MAKE HALLOWEEN LESS SCARY FOR YOUR CHILDREN’S ORAL HEALTH

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Learn all the tricks to help kids say "Boo!" to tooth decay

MEDIA RELEASE
October 26, 2011

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TORONTO, Oct. 26 – Halloween is one of the most enjoyable days for children; however, all the candy they're exposed to from trick-or-treating can be a nightmare for their oral health.

Eating too much candy greatly increases the risk of tooth decay – bacteria that feed on sugar from candy produce acid which can damage teeth and lead to cavities. In Ontario, tooth decay is the second most common cause of school absenteeism. But the Ontario Dental Association (ODA) has some tips to help parents protect their children's oral health without taking away their enjoyment of Halloween.

"Children should have as much fun as possible on Halloween, including eating the candy they get from trick-or-treating," says Dr. Harry Höediono, ODA President. "The trick for parents is to moderate the intake of sweets and make sure kids stick to their brushing and flossing routine."

When your ghosts and goblins return from trick-or-treating, here are some tips to ensure a healthier Halloween.

  • When sorting through their candy, get your child to trade in their bad treats for stickers.
  • Eating sweets is fine when done in moderation. Keep candy in a sealed container and establish times when your child can have a treat. Immediately after meals is a good time, as there is a better flow of saliva to help wash away foods and to dilute sugar.
  • Brush and floss after snacking. If your child doesn't have access to a toothbrush while at school or a friend's house, give them sugarless gum to help get their saliva flowing.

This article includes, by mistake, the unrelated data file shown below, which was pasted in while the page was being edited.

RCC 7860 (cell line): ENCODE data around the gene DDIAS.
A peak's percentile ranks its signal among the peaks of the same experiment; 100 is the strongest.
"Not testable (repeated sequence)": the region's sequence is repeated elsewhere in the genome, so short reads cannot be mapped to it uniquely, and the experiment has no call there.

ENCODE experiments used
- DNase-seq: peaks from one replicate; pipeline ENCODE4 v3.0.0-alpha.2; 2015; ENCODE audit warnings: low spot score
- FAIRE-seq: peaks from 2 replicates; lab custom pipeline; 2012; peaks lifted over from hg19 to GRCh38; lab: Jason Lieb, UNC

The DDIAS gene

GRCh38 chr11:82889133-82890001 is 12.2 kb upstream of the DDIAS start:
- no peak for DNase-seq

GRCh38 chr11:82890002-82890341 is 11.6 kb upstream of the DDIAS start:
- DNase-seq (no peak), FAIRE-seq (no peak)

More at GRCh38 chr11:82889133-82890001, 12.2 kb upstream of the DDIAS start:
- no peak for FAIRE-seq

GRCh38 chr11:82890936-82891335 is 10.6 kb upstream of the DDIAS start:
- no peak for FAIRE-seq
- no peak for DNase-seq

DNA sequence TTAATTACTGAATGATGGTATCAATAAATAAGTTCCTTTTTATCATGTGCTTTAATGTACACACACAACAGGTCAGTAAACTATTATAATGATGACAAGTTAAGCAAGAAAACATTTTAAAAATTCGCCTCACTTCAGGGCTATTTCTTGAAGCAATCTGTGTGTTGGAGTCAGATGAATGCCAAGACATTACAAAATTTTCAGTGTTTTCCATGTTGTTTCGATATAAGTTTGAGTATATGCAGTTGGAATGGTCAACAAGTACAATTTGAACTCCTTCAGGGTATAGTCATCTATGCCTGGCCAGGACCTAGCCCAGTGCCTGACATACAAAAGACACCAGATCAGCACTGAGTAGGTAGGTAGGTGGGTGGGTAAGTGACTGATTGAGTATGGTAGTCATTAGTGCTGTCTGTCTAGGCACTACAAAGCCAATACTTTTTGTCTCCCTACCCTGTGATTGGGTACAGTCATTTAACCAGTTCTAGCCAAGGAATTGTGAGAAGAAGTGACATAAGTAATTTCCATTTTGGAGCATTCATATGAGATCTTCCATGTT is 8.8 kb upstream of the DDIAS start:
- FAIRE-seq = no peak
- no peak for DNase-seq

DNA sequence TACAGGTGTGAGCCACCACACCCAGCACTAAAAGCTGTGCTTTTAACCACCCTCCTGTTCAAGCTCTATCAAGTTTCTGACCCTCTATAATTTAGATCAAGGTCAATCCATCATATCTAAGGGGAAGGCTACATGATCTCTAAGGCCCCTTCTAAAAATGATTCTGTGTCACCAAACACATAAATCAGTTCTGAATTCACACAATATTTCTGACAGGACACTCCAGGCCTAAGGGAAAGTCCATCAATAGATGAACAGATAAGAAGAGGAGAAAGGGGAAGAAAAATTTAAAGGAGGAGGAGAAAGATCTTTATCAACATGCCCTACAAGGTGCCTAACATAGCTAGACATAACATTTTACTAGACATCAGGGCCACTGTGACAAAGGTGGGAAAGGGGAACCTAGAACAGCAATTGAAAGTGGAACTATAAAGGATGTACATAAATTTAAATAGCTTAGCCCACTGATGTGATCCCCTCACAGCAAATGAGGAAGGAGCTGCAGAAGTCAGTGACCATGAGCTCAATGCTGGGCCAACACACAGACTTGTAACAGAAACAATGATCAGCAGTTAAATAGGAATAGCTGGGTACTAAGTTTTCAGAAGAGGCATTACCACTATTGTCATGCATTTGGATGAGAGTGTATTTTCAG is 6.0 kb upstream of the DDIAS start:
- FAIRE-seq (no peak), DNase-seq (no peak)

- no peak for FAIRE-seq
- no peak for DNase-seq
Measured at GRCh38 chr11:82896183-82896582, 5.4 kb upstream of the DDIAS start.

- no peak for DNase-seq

• Alternate some healthy snacks, such as vegetables, fruits, yogurts and cheeses, with Halloween treats.

It also helps to know which treats are good and not-so-good for your teeth.

  • The good: Treats that are sugarless or low in sugar, not hard and easily brushed away after they are eaten. Sugarless gum, peanuts, sunflower seeds, popcorn or sugarless lollipops are good treats to hand out. Chocolate, a Halloween favourite, dissolves in your mouth instead of getting stuck in between your teeth.
  • The not-so-good: Treats that remain in the mouth for a long time are the prime culprits behind decay-causing bacteria. Avoid sticky sweets that adhere to teeth, such as caramels, toffees and fruit roll-ups. Hard candies, such as lollipops and jawbreakers, can also cause chipped teeth and may damage dental work.

"Tooth decay is not caused just by eating candy – tooth decay comes from not brushing or flossing regularly and letting food sit on teeth for long periods of time," says Dr. Höediono. "Establishing good oral health habits early in life can help kids survive almost anything – especially Halloween."

For more information, visit www.youroralhealth.ca.

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Contacts:

Brian Kellow
ODA Public Affairs and Communications
416-355-2265
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Bonnie Dean
ODA Public Affairs and Communications
416-922-3900, extension 3314
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